From the station of Lamone, follow the signs on the main road, north towards the centre of Lamone, and the foot of the hill of S. Zeno.
Take the west road towards the recently restored oratory of S. Zeno (15th century).
From the top of the hill there is a wonderful view over Vedeggio. The woods on the slope are mainly chestnut trees, but there are also some silver birches, robinie and linden trees. The path will take you down the opposite slope to Origlio.
Just above Origlio you'll come to the church of San Giorgio (15th/17thC) with its imposing facade, which was never finished and remains un-plastered to this day. To approach the church you have to climb up some scenic steps.
Once you get to Origlio, follow the main road to Ponte Capriasca where you must visit the church of S.Ambrogio, with its reproduction of Leonardo da Vinci's Last Supper.
The chestnut park stretches out for 2 hectares in front of the local school. Amongst the trees is a special eating area with barbecue grills.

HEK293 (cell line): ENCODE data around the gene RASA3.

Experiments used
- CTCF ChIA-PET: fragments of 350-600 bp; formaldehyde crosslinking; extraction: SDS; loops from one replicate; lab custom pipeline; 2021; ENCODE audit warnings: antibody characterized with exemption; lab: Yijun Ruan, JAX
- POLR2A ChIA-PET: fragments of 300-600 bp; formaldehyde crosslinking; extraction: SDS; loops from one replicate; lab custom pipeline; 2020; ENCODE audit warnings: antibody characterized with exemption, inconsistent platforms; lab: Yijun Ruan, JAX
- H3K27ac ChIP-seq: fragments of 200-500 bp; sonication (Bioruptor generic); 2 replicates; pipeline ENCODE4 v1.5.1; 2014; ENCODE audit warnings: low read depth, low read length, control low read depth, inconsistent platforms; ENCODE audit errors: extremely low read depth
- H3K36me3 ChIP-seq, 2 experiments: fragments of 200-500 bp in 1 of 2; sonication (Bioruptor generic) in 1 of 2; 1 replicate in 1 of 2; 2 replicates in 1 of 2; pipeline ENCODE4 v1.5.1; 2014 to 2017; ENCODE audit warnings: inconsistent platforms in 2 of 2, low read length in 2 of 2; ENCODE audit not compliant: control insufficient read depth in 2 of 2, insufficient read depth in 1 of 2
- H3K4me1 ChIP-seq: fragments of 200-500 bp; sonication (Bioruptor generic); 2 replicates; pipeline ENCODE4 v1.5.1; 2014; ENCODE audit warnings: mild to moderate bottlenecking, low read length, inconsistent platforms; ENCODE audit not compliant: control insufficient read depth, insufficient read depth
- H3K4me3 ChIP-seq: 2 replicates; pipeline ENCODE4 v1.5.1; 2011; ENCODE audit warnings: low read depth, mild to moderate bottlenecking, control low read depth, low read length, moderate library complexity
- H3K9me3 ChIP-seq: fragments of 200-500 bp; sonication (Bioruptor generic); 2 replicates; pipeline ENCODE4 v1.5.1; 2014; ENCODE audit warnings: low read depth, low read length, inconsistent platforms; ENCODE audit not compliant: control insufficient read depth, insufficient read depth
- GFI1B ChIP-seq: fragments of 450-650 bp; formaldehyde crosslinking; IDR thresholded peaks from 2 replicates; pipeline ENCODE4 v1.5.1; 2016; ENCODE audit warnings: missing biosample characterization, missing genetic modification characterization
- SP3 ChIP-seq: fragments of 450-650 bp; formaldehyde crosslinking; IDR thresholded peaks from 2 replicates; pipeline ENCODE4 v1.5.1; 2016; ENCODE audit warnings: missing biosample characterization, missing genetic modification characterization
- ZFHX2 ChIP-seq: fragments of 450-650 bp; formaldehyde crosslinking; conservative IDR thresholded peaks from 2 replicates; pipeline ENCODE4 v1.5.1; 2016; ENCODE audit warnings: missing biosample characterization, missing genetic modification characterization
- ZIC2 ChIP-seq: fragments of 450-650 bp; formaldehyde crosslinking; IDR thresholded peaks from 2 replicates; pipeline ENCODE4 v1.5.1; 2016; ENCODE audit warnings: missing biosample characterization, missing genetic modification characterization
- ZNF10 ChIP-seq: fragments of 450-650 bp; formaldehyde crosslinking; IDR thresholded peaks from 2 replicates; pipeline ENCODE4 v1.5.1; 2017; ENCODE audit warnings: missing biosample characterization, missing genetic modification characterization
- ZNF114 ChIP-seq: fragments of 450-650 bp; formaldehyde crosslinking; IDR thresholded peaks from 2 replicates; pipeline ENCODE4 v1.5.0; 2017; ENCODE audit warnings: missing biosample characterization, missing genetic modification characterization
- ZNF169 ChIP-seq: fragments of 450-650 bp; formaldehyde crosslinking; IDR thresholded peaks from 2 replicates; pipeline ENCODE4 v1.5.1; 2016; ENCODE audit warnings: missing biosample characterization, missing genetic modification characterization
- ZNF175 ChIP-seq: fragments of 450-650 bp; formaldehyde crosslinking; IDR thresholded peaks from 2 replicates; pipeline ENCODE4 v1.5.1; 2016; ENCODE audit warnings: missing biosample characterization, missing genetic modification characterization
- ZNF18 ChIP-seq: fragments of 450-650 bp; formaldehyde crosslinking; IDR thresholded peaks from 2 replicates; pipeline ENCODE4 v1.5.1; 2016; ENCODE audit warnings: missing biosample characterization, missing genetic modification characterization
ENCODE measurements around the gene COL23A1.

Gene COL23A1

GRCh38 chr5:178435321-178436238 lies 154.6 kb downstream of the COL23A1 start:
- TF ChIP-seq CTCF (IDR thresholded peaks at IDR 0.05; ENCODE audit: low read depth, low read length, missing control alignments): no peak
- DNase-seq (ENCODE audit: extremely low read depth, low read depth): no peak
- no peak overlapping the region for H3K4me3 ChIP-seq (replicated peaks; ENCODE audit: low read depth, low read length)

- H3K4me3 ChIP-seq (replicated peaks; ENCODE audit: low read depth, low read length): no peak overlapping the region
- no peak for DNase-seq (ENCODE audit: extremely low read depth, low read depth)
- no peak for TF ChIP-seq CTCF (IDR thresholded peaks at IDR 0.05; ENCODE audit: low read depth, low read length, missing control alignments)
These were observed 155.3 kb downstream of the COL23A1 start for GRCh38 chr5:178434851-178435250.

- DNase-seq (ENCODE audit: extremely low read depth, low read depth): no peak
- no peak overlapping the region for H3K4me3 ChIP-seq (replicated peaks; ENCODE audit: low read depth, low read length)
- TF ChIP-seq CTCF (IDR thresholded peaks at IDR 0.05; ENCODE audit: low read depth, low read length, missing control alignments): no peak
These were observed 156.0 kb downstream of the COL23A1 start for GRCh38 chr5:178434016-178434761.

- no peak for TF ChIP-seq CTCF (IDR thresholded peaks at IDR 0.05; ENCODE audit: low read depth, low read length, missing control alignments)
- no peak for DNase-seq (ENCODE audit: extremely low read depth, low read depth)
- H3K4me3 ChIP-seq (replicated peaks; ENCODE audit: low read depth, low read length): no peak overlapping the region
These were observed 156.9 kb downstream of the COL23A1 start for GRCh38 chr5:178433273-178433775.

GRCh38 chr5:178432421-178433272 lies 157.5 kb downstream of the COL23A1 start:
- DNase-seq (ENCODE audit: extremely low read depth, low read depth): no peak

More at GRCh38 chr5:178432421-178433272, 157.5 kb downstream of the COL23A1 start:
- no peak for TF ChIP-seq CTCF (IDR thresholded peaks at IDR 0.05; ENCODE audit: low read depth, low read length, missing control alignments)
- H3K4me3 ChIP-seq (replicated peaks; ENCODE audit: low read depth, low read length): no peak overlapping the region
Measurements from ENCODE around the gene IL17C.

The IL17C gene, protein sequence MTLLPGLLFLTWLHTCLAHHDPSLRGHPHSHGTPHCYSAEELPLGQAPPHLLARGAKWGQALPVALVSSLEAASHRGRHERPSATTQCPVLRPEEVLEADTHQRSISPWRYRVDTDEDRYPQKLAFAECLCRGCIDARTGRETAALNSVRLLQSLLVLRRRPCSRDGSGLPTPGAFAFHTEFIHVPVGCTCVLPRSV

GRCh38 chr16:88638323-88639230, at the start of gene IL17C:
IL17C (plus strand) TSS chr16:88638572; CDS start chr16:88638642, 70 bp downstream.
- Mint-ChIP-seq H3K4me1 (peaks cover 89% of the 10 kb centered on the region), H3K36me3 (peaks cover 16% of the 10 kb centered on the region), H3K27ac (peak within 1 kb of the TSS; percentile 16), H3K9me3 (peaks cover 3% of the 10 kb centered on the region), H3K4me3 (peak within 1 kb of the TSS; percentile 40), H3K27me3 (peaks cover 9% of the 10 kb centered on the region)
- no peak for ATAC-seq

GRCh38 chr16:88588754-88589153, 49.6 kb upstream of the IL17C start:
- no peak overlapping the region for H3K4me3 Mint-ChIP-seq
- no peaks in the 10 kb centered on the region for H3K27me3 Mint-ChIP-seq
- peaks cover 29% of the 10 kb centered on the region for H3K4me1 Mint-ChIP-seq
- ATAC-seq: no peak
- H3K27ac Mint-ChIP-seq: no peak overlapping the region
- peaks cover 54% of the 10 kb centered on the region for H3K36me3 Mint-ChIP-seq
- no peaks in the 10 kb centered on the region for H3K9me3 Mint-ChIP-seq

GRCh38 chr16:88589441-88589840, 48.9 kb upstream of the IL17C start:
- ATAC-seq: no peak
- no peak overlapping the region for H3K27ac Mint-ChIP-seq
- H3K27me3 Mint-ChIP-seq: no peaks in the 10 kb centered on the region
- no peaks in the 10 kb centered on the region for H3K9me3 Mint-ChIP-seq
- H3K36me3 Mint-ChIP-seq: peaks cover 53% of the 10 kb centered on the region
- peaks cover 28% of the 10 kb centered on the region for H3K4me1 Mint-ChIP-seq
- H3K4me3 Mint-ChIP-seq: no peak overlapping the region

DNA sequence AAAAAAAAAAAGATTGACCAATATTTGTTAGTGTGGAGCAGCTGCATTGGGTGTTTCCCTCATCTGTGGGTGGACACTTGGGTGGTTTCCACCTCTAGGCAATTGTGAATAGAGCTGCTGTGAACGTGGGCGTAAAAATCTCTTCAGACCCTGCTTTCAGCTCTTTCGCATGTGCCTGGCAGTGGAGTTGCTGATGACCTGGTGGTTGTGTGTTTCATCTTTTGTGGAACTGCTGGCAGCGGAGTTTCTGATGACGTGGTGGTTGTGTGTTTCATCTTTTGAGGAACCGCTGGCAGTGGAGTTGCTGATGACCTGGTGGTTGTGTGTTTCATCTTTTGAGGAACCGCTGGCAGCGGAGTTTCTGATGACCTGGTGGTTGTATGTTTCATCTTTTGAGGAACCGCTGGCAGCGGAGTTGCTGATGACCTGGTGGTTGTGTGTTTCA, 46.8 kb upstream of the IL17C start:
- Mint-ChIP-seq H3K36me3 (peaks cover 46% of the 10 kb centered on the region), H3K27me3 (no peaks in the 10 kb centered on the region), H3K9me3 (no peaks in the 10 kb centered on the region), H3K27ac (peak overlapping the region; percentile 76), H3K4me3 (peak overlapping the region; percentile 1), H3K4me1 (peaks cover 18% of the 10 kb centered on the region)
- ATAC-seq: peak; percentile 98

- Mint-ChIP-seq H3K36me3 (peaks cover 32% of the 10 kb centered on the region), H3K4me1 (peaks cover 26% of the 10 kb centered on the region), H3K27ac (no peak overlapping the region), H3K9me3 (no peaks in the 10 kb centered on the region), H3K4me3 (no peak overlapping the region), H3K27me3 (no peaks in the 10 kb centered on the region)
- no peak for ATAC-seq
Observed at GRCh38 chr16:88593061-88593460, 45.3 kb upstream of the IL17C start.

There's also the Biotopo of Crano (natural biological habitat) and a playground for children. The biotopo collects water that runs down the wooded slopes from time to time.
The playground has the usual swings, castles and rope bridges as well as games of draughts and Nine Man's Morris.
From Ponte Capriasca the route will take you to Vaglio, to the south of which lie the woods of San Clemente . From here the medieval tower of Redde (13th century) emerges among the trees.
It used to be part of a series of buildings that made up the village of Redde, the keep and the church. However only ruins remain. The little church of San Clemente has survived from 13th century and is about 300 metres from the tower. Back in Origlio the route concludes with a walk round Origlio's charming little lake.
- Hiking boots
- Sun cap
- Sun cream
- Hiking map
Montagnepulite: This project was born to promote an effective management and sustainable use of mountain huts in Ticino, and in particular the litter management. The responsible management of litter in the mountains is a matter of common sense. We can all contribute: